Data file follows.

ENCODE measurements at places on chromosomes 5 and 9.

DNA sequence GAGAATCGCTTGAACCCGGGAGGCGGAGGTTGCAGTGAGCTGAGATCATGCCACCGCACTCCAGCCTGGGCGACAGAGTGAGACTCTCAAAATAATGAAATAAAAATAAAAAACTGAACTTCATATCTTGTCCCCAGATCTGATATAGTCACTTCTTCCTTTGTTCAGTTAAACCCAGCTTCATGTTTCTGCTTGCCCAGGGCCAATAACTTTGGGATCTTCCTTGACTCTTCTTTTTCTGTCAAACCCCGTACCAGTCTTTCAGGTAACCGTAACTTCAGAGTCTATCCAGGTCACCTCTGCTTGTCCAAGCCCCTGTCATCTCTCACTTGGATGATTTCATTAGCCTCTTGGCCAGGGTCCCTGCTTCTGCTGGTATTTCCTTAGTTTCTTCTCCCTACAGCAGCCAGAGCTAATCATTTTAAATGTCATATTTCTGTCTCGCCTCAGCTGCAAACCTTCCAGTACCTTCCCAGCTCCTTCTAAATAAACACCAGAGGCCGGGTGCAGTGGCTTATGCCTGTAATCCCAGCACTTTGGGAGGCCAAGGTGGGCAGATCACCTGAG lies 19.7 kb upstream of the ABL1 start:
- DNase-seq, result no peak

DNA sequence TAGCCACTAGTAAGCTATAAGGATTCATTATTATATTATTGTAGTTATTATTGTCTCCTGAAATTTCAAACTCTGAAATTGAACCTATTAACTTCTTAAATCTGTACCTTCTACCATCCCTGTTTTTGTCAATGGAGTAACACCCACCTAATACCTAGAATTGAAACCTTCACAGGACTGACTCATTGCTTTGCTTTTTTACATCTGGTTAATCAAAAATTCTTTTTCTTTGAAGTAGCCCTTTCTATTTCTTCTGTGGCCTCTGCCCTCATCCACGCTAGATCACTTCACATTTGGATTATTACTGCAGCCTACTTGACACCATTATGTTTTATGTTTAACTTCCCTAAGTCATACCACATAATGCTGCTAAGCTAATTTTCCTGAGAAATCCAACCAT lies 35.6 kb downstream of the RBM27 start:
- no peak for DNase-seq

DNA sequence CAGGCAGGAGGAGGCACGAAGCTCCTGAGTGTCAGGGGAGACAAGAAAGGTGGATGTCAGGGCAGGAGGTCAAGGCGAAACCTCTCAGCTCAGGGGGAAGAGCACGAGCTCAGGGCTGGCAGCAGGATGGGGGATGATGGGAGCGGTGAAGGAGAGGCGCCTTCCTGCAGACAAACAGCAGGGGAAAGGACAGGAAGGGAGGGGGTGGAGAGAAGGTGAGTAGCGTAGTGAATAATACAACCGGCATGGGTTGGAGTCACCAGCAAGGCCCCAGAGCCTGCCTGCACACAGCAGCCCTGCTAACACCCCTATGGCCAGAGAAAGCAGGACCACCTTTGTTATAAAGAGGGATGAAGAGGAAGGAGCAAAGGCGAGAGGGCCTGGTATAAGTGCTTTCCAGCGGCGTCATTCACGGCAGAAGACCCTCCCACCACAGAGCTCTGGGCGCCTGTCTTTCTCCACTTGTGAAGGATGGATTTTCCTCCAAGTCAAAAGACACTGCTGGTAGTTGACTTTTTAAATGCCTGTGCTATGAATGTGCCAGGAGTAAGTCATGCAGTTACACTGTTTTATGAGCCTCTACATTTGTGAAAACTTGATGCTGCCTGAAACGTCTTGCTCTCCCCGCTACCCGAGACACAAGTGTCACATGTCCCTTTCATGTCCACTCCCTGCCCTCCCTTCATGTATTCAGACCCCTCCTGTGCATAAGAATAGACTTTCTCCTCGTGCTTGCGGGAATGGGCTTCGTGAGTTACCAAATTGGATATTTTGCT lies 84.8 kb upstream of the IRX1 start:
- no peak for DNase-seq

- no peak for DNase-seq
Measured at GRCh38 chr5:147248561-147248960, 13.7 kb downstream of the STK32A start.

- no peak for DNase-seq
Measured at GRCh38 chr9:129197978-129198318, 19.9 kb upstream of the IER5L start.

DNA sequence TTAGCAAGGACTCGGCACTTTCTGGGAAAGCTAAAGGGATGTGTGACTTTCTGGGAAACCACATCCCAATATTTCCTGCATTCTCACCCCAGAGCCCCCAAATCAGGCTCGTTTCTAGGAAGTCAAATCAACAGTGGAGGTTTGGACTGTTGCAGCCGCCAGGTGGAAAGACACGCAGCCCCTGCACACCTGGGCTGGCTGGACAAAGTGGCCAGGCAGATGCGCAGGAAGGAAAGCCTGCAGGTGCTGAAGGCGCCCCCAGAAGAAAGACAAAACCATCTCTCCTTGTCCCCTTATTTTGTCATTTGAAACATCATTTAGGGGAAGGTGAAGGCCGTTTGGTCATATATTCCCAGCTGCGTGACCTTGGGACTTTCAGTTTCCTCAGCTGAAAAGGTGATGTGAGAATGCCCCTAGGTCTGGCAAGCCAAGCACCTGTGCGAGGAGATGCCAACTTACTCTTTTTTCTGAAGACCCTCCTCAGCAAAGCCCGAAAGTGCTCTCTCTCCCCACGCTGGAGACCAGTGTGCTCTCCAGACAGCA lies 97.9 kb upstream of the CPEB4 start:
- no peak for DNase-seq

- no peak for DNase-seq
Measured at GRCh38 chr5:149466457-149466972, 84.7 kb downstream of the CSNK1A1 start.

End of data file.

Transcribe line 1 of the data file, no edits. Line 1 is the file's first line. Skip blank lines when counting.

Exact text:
ENCODE measurements at places on chromosomes 5 and 9.